On the return trip, the steamers would carry goods for Bayside communities, including ice transported in 300-pound tubs in the days before refrigeration. The ice sat on the ship for a full day and overnight in hot weather, and was considerably diminished when it reached outlying villages like Solomons, or even more distant Benedict. (Calvert County would not receive attention from the Rural Electrification Program until Jack was out of college and well into his 20s.)
Jack was a bright student in primary school, and by high school, he had outgrown the small rural school in his home county. During the winters, he and his mother lived in a Baltimore apartment, so he could attend more advanced technical classes. Northam attended Johns Hopkins University and after graduation in 1929 he became a professional engineer. Maryland's oyster harvest in his last year of college was 2,260,898 bushels.
He got a job as engineer with Worthington Pump and spent his entire career there and rose to the position of vice president for marine and government affairs.
In Northam's early years at Worthington, steamers cancelled their stops at Solomons and other remote locations, although the more profitable routes were still running. Northam often had to travel to Newport News, VA, or Norfolk, VA, from his office in the District of Columbia. The fare for the Old Bay Line or Chesapeake Bay Lines was about $5. Because it was only a dollar extra, he took his car with him.
In cold winter weather, Northam said there was often pan and pack ice on the route, and the ships, by then steel-hulled, crashed through these obstructions, making a terrific noise. In the warm dining salon, which was at deck level in the ship's hull, Northam said that "you could hardly hear yourself talk."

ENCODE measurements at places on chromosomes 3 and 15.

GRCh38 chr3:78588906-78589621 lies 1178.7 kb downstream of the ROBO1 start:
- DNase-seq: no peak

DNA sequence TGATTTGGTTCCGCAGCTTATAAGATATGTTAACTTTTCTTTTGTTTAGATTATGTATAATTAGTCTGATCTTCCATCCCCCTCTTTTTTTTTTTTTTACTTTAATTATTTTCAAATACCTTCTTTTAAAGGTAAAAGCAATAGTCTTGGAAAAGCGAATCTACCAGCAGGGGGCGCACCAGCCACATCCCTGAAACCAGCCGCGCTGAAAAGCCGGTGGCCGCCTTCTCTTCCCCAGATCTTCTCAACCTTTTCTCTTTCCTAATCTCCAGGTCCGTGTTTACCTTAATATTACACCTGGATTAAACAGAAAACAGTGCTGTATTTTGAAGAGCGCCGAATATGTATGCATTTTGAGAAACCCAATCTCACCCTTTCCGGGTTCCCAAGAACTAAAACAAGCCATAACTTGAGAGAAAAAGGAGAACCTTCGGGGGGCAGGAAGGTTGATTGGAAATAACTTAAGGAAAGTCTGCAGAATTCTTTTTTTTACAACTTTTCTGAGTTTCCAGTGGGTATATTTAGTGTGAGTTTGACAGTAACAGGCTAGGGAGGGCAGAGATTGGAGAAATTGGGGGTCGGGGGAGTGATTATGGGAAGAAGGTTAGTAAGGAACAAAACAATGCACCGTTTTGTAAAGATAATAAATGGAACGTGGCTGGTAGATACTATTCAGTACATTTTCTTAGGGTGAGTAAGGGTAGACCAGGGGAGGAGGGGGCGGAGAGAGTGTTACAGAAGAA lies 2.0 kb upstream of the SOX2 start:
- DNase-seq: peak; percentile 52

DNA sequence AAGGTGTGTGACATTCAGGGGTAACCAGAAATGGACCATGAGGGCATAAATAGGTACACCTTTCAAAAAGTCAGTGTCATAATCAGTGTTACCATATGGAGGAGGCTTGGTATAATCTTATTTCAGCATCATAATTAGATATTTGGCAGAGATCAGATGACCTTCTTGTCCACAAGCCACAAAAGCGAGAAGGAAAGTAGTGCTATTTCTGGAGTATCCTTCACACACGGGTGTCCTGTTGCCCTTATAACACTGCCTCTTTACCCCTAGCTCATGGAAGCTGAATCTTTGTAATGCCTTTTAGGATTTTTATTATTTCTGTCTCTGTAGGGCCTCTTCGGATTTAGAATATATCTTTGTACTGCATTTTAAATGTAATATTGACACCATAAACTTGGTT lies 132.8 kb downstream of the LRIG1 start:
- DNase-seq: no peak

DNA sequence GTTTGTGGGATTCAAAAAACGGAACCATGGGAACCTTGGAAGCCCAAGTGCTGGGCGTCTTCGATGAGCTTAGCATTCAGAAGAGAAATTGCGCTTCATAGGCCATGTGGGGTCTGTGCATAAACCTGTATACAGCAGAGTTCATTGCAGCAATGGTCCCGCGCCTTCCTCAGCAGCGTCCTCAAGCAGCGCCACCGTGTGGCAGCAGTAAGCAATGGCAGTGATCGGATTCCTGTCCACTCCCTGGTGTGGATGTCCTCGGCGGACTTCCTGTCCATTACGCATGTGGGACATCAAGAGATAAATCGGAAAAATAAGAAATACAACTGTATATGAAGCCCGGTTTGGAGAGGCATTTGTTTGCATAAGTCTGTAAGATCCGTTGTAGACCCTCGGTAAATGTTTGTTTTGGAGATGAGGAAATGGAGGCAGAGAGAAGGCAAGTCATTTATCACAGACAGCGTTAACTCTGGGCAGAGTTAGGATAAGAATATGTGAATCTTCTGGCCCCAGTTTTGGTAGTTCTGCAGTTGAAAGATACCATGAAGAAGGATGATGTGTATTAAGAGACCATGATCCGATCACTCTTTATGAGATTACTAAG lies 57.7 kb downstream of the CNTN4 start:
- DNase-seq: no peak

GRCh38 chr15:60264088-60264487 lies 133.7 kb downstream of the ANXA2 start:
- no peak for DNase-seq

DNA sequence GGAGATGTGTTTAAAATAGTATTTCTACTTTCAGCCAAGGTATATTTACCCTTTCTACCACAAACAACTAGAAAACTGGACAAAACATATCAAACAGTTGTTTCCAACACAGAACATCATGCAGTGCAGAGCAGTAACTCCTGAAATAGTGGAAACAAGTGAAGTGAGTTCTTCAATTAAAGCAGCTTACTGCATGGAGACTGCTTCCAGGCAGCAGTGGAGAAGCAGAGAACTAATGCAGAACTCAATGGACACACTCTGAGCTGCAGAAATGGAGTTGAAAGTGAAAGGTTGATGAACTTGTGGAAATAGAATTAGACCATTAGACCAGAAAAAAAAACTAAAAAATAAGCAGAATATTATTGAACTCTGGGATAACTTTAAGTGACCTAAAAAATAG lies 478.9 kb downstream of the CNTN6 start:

Jack loved his work at Worthington and his family joked about how he made a number of stops to look at pump equipment during his honeymoon in 1971 with his second wife, Margaret Glessner, whom he married at age 64. (His first wife, Mary, whom he married in 1940, died in 1966.)
In the 1940s, while Jack Northam was working for Worthington, his father acquired oyster grounds in Punch Island Creek on the Eastern Shore. His operation at Benedict drew from oyster beds yielding 30,000 bushels annually. In 1945, Marylanders harvested 2,436,133 bushels.
William Northam's home on Solomons was almost next door to the Chesapeake Biological Laboratory. While the house has been torn down and its property is now part of the laboratory. The nearby summer cottage and garage is still in the family.
By the time William Northam died in 1959, Jack, always interested in the oyster business, became a de facto oyster grower, although he still worked as a professional engineer. Northam retained a local man, Capt. Winnie Adams and his three sons Lehman, William and Harold, who had worked for his father, to manage the Punch Island and Honga interests on his behalf.
Maryland's oyster harvest that year was 2,114,899 bushels.
Bureaucrats soon took notice of Northam because he was an articulate writer and spokesperson, writing letters on behalf of the oysters to whatever government official or scientist he thought could make a difference.